Fwd: 100% of all new hard drive factories destroyed

---------- Forwarded message ----------
From: ST
Date: Tue, Nov 22, 2011 at 8:26 AM
Subject: 100% of all new hard drive factories destroyed
To: John Sokol <>

John -

My tech friend Lance passed this on to me - literally 100% of the hard
drive factories (all located in Taiwan) have been flooded which
destroyed all the hard drives there and halted all production so hard
drive prices have already gone through the roof (doubled in the last
week alone at Fry's) and should really ridiculous numbers by January,
so if you were planning to buy any hard drives, better do it sooner
than later.  Just passing this on:


Saturday, November 19, 2011

The Coming Technological Singularity:How to Survive in the Post-Human Era

The Coming Technological Singularity:
How to Survive in the Post-Human Era

Vernor Vinge
Department of Mathematical Sciences
San Diego State University

(c) 1993 by Vernor Vinge

(Verbatim copying/translation and distribution of this entire article is permitted in any medium, provided this notice is preserved.)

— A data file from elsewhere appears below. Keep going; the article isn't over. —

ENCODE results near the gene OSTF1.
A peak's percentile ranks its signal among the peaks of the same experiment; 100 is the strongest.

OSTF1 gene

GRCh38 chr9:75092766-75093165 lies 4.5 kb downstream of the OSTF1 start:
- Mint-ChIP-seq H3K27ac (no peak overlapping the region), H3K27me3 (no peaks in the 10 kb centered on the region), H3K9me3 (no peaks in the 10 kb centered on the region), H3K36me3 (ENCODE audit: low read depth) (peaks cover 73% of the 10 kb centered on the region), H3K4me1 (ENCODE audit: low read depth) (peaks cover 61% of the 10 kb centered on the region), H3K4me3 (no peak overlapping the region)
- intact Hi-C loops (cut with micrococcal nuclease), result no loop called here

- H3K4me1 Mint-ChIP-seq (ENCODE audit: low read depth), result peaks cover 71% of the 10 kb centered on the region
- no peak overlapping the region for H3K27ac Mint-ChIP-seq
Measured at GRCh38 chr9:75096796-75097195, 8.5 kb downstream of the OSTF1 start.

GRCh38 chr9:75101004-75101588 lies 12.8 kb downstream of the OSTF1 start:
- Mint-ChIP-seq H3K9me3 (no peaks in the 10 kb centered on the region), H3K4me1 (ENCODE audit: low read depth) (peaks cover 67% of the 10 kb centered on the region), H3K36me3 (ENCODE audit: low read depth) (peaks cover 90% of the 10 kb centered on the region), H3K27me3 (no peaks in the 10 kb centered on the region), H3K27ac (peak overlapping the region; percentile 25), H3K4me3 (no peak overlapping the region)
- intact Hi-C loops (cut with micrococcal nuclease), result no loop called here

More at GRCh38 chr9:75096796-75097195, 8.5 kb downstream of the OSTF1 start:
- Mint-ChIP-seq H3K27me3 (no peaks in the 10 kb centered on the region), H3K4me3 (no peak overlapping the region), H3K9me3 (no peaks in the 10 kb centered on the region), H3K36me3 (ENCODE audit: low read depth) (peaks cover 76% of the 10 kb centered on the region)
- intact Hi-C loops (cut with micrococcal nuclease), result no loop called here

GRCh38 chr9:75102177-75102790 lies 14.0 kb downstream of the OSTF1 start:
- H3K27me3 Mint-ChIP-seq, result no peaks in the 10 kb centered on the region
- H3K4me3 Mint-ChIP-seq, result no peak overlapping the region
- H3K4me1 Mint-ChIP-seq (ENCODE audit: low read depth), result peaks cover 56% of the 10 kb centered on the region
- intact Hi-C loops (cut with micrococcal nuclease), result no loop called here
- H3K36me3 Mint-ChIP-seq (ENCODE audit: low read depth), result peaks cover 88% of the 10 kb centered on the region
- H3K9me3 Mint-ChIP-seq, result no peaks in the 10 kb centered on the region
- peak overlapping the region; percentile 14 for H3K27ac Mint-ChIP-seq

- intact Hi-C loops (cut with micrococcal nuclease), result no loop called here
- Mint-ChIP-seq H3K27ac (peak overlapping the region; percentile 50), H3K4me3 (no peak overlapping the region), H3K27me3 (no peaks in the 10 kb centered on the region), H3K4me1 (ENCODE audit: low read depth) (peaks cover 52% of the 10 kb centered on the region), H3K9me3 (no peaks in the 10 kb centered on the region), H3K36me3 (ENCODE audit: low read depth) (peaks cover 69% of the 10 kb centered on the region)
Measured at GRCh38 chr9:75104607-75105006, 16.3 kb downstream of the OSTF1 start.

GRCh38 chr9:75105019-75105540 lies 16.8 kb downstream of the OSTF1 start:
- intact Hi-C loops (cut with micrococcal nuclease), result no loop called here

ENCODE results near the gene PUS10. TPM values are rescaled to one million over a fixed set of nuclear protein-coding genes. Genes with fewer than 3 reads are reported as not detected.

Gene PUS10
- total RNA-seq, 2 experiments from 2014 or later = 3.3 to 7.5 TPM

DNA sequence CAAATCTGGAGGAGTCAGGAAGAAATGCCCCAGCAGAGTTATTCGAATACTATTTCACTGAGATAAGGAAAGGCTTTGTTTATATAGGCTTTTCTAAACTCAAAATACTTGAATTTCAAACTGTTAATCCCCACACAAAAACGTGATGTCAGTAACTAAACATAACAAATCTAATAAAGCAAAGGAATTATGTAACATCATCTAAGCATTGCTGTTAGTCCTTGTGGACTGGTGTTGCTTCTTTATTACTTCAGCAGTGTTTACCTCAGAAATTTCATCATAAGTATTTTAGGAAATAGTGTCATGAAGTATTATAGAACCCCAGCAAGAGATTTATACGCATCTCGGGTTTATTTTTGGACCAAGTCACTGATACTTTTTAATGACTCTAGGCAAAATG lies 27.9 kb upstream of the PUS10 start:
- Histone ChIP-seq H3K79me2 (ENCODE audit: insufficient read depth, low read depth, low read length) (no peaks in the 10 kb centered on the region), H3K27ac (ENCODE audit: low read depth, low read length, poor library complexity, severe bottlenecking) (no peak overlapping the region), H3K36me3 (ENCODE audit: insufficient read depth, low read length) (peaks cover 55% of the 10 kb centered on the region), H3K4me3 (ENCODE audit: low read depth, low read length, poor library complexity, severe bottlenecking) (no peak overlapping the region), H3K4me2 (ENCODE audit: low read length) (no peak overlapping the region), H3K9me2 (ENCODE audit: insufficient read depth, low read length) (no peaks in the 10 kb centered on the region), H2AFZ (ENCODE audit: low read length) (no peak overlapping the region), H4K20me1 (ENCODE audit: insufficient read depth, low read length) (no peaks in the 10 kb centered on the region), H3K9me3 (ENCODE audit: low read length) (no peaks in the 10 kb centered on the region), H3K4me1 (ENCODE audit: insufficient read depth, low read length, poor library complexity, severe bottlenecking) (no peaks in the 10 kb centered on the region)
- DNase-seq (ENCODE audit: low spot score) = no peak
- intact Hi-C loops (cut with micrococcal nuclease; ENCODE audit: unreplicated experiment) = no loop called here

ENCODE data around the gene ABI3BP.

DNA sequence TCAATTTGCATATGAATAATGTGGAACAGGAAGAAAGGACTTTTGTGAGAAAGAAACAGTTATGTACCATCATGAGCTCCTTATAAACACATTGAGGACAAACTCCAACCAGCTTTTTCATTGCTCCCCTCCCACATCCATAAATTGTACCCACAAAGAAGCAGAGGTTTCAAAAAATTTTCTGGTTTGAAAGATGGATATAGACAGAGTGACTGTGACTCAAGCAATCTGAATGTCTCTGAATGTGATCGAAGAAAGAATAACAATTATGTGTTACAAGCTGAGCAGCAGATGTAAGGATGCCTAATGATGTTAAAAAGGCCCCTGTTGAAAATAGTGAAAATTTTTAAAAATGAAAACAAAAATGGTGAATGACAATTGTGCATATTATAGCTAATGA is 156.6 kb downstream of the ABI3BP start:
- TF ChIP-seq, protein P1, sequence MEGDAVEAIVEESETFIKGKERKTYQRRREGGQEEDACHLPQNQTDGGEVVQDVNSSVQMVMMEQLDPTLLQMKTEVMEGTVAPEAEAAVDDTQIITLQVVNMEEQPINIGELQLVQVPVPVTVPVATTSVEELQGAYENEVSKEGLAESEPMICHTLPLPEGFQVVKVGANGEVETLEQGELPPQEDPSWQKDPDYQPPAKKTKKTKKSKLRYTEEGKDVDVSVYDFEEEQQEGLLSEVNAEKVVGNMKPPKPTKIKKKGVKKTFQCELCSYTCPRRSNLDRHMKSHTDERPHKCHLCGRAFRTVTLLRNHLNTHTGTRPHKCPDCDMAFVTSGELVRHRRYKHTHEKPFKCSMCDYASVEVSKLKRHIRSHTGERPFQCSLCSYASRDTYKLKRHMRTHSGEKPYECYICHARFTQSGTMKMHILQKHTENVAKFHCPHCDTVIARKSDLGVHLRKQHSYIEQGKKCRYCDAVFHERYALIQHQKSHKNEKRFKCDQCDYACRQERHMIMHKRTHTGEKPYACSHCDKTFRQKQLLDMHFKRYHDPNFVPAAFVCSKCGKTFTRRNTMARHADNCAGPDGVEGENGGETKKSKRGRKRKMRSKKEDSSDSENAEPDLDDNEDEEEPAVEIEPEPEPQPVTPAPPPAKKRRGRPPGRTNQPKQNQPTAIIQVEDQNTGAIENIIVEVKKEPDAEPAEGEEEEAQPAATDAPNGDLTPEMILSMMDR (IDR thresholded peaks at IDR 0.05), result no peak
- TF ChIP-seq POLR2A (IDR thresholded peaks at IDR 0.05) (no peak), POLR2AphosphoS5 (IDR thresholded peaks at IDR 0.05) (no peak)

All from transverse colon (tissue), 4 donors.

This article was for the VISION-21 Symposium sponsored by NASA Lewis Research Center and the Ohio Aerospace Institute, March 30-31, 1993. It is also retrievable from the NASA technical reports server as part of NASA CP-10129. A slightly changed version appeared in the Winter 1993 issue of  Whole Earth Review.


Within thirty years, we will have the technological means to create superhuman intelligence. Shortly after, the human era will be ended.

Is such progress avoidable? If not to be avoided, can events be guided so that we may survive? These questions are investigated. Some possible answers (and some further dangers) are presented.

What is The Singularity?

The acceleration of technological progress has been the central feature of this century. I argue in this paper that we are on the edge of change comparable to the rise of human life on Earth. The precise cause of this change is the imminent creation by technology of entities with greater than human intelligence. There are several means by which science may achieve this breakthrough (and this is another reason for having confidence that the event will occur):

  • The development of computers that are "awake" and superhumanly intelligent. (To date, most controversy in the area of AI relates to whether we can create human equivalence in a machine. But if the answer is "yes, we can", then there is little doubt that beings more intelligent can be constructed shortly thereafter.